Kathy Brown, who home schools her 18-year-old son Jamie in suburban Flossmoor, commutes weekly to Second City Theater in Chicago to let him get his funny on at Improv for ASD. To Brown, the trip is more than worth the time and aggravation of the lengthy commute
“It’s a fun place to be,” Brown says. “The Jamie I know is very funny and I wanted him to be able to open up to other people.”
Although Improv for ASD is specifically designed for those on the autism spectrum, it is no different from any other improv class offered at Second City, according to Abby Wagner, director of Business Development at The Second City Training Centers& Education Programs International.
“There isn’t therapy, we don’t talk about autism in the class, and there aren’t ‘special games’ that we play in these classes, she says.
The teachers, Nick Johne, who has a daughter with autism, and Molly Fisher, developed the program after meeting as professor and student while Fisher worked on a master’s in theater.
“Ultimately, he asked what I was doing after graduation and I showed him a proposal I had made for an idea of making a theater company of sorts for people with autism, using improv as our main tool,” Fisher says.
When Johne and Fisher proposed the idea to Wagner, she recognized its importance.
“Improvisation helps with social skills, professional skills—giving presentations, networking—and is simply a fun hobby to pick up and challenge yourself,” says Wagner. “Truly anyone can improvise; the idea here is just to make it as accessible as possible.”
The program began as a one-week camp for teens in August 2013. “At the end of that week, students that had been hesitant or shy at the beginning, were on stage playing characters and engaging a room,” she remembers. “It was truly incredible. At that point, we knew there was something here that needed to be fostered and grown.”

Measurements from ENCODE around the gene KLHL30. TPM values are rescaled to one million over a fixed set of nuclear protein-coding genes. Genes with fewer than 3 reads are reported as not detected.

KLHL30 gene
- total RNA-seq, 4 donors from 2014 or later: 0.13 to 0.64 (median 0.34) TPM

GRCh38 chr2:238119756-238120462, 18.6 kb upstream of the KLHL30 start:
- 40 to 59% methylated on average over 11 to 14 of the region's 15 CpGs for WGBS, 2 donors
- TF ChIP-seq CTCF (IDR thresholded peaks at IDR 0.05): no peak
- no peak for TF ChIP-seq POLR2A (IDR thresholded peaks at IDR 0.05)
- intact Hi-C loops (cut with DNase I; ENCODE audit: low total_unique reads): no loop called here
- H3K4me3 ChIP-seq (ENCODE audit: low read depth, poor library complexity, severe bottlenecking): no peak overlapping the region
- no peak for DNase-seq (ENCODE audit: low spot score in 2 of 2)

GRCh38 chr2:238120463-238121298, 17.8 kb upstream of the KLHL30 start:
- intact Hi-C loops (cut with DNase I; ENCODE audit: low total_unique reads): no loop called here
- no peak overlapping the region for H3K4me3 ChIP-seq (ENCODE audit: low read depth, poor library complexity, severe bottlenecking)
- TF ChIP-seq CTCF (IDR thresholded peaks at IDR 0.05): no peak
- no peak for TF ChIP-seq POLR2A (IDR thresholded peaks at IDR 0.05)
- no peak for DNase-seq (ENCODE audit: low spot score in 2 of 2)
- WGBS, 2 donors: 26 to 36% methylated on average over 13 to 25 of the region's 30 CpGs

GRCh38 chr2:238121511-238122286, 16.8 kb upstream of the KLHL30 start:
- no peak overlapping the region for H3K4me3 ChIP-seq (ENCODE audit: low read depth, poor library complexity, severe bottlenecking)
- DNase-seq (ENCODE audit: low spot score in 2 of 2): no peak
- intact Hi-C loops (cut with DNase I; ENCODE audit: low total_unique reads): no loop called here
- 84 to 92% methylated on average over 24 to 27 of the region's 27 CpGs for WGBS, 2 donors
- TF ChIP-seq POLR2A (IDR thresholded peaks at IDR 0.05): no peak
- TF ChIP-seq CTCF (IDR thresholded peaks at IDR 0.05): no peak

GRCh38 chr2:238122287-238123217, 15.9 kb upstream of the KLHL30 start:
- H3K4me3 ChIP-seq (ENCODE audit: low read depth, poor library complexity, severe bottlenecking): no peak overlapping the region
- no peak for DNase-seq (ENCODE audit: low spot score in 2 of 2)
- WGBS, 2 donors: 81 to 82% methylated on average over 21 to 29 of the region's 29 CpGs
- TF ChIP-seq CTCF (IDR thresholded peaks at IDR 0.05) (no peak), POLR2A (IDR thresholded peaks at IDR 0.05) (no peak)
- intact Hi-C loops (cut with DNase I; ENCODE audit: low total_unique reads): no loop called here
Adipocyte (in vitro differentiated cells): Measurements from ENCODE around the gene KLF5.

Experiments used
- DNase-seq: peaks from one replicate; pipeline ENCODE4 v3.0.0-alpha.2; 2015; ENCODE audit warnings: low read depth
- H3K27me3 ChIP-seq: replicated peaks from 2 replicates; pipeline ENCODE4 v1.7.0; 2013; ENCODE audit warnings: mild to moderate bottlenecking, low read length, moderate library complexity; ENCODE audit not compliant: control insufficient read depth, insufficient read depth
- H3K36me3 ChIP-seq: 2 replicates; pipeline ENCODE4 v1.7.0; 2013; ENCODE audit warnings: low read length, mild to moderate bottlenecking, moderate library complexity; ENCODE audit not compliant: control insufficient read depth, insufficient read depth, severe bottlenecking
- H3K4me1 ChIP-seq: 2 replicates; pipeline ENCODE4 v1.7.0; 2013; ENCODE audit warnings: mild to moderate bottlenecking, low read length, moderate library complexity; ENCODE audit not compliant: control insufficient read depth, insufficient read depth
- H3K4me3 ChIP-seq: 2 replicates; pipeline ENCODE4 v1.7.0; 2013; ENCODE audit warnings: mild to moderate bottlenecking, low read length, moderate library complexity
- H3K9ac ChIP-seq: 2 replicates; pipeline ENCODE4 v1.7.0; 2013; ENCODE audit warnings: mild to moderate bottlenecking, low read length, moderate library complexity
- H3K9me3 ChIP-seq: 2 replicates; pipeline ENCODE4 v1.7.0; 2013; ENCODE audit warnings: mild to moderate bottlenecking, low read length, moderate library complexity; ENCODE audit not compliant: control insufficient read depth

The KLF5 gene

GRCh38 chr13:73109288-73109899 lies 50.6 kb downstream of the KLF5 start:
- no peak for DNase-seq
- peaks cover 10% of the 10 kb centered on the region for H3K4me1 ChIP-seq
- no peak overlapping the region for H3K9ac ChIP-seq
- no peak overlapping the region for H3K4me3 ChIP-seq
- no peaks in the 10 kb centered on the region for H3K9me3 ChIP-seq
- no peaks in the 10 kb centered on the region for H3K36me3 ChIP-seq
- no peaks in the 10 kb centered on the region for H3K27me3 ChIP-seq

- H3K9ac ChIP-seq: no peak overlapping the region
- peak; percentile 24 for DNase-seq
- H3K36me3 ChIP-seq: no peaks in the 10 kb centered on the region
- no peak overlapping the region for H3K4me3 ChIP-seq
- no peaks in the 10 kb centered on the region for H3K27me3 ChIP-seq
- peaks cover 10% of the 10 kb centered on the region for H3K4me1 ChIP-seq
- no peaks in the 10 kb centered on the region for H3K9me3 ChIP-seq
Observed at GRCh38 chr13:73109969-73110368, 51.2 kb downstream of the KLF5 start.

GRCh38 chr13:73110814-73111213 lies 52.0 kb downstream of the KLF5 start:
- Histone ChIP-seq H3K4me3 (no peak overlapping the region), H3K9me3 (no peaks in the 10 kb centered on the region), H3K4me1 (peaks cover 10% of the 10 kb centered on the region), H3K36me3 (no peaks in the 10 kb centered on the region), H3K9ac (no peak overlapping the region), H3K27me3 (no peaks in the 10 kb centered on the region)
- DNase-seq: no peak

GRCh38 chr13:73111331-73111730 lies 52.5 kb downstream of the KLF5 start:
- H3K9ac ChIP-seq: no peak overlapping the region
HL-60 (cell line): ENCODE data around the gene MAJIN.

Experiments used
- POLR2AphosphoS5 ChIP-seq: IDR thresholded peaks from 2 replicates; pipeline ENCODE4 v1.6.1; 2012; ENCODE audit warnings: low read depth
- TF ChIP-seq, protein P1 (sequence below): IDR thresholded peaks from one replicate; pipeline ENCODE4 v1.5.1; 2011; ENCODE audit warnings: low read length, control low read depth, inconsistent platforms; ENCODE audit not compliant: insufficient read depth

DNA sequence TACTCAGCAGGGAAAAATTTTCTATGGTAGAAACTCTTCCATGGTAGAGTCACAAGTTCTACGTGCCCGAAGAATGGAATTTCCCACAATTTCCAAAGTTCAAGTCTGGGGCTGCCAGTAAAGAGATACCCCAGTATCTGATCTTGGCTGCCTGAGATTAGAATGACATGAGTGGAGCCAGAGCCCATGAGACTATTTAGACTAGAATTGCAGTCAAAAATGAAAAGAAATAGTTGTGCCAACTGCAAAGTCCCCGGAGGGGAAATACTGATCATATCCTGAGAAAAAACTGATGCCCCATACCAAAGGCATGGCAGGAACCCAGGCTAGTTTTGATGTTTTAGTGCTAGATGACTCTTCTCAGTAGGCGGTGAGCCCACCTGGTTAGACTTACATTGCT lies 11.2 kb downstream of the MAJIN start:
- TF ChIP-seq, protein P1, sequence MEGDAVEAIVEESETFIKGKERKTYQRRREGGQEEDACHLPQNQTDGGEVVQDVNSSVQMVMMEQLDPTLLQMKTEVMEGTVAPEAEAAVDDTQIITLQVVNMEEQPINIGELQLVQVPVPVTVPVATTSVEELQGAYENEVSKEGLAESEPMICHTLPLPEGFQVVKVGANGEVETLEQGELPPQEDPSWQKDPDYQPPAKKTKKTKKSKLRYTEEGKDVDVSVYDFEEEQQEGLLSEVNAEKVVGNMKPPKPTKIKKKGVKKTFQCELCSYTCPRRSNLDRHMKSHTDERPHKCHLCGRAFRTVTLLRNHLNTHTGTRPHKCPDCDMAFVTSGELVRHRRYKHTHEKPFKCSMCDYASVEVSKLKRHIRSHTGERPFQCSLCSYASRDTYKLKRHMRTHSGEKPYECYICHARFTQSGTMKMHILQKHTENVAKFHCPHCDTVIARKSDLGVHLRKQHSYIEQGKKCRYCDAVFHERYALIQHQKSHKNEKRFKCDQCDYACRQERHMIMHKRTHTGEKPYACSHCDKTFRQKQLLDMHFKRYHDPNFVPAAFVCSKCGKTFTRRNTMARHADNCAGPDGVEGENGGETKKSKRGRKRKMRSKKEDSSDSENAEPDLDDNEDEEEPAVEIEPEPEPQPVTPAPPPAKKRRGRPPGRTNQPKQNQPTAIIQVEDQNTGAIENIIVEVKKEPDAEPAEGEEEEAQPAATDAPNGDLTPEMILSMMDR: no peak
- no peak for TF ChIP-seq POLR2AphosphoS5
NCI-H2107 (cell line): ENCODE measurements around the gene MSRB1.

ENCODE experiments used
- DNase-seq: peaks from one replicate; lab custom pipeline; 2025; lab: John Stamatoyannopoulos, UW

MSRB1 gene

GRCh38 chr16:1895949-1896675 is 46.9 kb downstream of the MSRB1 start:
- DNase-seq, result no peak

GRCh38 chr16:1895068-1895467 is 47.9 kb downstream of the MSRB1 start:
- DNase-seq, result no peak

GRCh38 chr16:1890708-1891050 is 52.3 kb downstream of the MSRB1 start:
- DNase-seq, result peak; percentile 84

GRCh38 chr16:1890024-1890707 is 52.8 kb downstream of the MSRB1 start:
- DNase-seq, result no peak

Although the class is meant to be enjoyable, it doesn’t mean that kids on the autism spectrum simply jump in and begin performing. Becoming comfortable in the environment is the first step.
“Being that ASD is truly a spectrum, we’re constantly trying to make sure that the class moves along at the right pace for all students in the room, no matter where they fall in their level of verbal or social ability,” Wagner says.
Here, stimming isn’t discouraged; it’s part of the class.
“We’re noticing that if we let people do what they do and acknowledge what they’re doing, it goes away quicker than when there are rules and restrictions. We’re focusing on communicating about what goes on in overwhelming moment,” she says.
Recognizing the need for the familiar, the class always begins with games that promote focus and engagement, such as a circle game where each name is paired with an action and is simply repeated by the players. Another requires the students to clap and look at other students. “They’re focused on clapping and passing and not at looking at somebody else and that is easing toward connection,” Fisher says.
Although Fisher says the activities are more about having fun in a safe environment than on behavioral adjustment, there are plenty of examples of improvements on after-class social behavior.
“Jamie’s better in a social setting,” Brown says about her son who has participated in the program for a year and a half. “I don’t have to nudge him. He’ll stand up and shake someone’s hand. He has more eye contact.
“When he’s on stage, he’s the Jamie I know.”
There are stories of first friendships and crushes and two students deciding to become roommates in their own apartment, all unknown territory before the class.
Perhaps, the most important result is experiencing laughter as fun and not the tool of bullies.
“When we first started, and people would laugh at a joke, it was really hard because people thought they were being made fun of,” Fisher says. “It’s nice to see them laugh with each other.”
“They’re one of the funniest improv troops I’ve seen,” Fisher says. “And it’s a way to take their power back.”
For information about Improv for ASD fall classes, visit secondcity.com.